Mitch McConnell ended the suspense early.

Senate Republicans had been signaling since the untimely death of Supreme Court Justice Antonin Scalia that President Obama would not be the one who chose his replacement on the Court. On Tuesday, McConnell made his obstructionist statement in the bluntest possible terms: "This nomination will be determined by whoever wins the presidency in the polls. I agree with the Judiciary Committee's recommendation that we not have hearings. In short, there will not be action taken." The straightforwardness of McConnell's statement makes it clear that we've entered a new era of the Supreme Court nomination process. And it's an era in which Supreme Court vacancies will often be difficult to fill.

Senate Republicans have tried to argue that, far from breaking new ground, their refusal to consider any possible Obama nominee in an election year is merely upholding a decades-long string of unbroken precedent. This is quite simply jiggery-pokery, to quote a term made famous by Scalia. There are seven 20th century examples of Supreme Court justices being confirmed in an election year, in some cases much closer to November than the current vacancy. When Lyndon Johnson's nomination of Abe Fortas as Chief Justice was filibustered to death in 1968, the arguments focused on the accusations of corruption that would later force Fortas to resign — Senate leaders did not argue that the president had no authority in principle to make a Supreme Court appointment in an election year.

But while the categorical blockade of Supreme Court appointments is unprecedented, it doesn't come out of the blue, either. The Supreme Court nomination process has changed as the parties have become more ideologically coherent. The stakes of this particular nomination are particularly high, because the new median vote on the Court will almost certainly either be somewhat more conservative or much more liberal than the current one, Anthony Kennedy.

The ideological cohesion of the parties also helps to explain why McConnell and the Senate Republicans have taken such an uncompromising stance. Why, some commentators have wondered, did the Republicans not try to get a more moderate nominee than Obama (or, perhaps more to the point, Hillary Clinton or Bernie Sanders) would be inclined to nominate?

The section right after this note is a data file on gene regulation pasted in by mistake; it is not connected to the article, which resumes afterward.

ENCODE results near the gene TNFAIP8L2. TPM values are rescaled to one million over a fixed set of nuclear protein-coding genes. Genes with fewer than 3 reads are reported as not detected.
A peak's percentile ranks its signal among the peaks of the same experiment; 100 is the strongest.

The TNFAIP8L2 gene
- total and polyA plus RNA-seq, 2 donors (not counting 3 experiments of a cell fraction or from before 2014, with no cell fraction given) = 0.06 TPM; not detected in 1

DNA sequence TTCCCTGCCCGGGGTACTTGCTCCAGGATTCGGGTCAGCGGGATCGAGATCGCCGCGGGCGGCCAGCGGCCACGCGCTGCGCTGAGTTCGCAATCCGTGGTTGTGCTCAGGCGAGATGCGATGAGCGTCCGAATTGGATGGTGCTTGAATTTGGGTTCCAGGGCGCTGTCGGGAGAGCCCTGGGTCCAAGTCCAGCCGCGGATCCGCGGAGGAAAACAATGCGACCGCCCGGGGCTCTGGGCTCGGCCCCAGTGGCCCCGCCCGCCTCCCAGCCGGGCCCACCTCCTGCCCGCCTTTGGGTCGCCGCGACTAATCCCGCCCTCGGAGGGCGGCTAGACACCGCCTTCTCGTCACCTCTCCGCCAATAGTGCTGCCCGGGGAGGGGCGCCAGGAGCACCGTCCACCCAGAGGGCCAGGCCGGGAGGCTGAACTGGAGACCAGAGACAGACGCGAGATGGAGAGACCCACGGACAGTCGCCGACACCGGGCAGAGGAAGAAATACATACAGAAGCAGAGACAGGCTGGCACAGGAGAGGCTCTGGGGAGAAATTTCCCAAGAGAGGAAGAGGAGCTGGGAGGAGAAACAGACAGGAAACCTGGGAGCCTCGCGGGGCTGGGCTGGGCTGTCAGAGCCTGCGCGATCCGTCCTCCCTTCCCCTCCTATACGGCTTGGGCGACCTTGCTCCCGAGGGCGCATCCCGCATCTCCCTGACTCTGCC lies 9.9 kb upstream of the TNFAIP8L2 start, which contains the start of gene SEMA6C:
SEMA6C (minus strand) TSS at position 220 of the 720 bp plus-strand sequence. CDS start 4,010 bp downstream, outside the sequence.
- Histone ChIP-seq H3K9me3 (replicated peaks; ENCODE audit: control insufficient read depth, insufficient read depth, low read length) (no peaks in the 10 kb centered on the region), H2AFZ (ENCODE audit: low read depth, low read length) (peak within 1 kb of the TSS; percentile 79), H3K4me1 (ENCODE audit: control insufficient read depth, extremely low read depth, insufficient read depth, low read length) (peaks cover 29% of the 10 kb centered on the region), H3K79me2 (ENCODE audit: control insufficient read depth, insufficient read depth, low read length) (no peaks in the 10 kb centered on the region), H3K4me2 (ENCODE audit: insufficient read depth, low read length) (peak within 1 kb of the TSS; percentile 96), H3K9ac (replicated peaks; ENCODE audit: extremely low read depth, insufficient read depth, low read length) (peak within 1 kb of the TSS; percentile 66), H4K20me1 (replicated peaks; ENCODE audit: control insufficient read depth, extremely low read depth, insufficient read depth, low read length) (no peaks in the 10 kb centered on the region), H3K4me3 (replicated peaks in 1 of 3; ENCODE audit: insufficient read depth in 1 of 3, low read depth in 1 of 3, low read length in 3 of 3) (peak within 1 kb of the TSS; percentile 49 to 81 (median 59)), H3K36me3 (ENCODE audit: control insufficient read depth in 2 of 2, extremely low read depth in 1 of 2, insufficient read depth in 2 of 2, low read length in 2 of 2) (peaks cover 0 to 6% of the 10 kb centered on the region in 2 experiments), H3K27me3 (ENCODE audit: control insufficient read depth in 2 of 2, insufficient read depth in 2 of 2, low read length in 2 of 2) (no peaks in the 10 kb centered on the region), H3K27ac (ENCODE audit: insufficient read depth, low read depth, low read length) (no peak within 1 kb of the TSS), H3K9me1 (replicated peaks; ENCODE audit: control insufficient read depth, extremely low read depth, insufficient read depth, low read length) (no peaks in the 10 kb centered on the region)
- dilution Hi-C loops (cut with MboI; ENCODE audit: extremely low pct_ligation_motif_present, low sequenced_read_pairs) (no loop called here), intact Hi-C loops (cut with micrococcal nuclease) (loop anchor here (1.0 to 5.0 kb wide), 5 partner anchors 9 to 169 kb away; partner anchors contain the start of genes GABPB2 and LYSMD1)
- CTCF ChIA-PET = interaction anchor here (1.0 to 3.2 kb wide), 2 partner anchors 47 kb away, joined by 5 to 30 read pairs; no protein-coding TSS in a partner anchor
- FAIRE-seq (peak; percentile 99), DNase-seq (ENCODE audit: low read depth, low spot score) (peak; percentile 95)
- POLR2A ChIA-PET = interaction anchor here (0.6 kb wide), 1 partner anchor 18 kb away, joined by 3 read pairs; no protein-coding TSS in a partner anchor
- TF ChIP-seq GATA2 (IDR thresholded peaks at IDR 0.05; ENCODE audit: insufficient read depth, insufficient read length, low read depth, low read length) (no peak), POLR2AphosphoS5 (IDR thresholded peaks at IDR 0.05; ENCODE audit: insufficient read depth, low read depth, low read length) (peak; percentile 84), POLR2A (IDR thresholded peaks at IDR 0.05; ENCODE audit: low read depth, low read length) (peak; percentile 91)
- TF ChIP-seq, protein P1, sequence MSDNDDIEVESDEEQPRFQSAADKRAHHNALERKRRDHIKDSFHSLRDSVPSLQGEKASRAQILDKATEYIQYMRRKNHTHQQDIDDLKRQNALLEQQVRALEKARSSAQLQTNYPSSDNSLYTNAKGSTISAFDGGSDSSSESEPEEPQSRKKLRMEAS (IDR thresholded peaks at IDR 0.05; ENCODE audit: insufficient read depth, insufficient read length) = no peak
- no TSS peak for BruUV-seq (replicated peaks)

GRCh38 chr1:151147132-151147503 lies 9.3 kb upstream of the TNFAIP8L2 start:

Part of the explanation is that McConnell has generally preferred high-stakes gambles. He could have tried to make the Affordable Care Act more palatable to conservatives or simply go all-out to try to defeat it, and he did the latter. But perhaps a more important reason is simply that there's not really much Obama could offer Republicans that both parties would find mutually acceptable. Even a relative blank slate like D.C. Circuit Court judge Sri Srinivasan is more likely than not to be a reliable vote for the liberal faction of the Court.

This hasn't always been the case. The Court has been controlled for more than four decades by Republican nominees who were conservative in many respects but were liberal on certain key social issues like abortion and gay and lesbian rights. On the other hand, JFK nominated Byron White, who was liberal on issues like civil rights and national power but was very conservative on issues like civil liberties and reproductive freedom. These nominations weren't "mistakes" so much as they reflected diverse electoral coalitions. FDR nominated some of the most liberal Supreme Court justices in history as well as some Southern segregationists. This isn't because he was mistaken about the latter, but because both types of judges represented crucial Democratic constituencies.

In that kind of partisan context, finding nominees who would be acceptable to both the president and Senate was easier. Those days are gone.

President Obama has announced that he will go ahead with a nomination anyway, and this is appropriate. The Supreme Court has generally not been a major election issue. It's not clear if it will be in 2016 despite the fight over the president's nomination power, but the Democrats will certainly try to make the Senate's obstructionism an issue in tight Senate races in blue states, such as Kelly Ayotte in New Hampshire and Mark Kirk in Illinois. If the Democrats are able to recapture the Senate and the White House, they will almost certainly be able to get a justice confirmed, as would a Republican president and Senate.

What if we have divided government, most likely in the form of a Democratic president and a Republican Senate? The brutal truth is that the Constitution provides no way of resolving such a deadlock. It is constitutional for the Senate to simply refuse to fill a Supreme Court vacancy. And despite their language about the election resolving the issue of the Supreme Court, I wouldn't bet on Senate action in such a case. If the people fail to decide the issue in November, Antonin Scalia's spot on the Supreme Court may not be filled for a long time.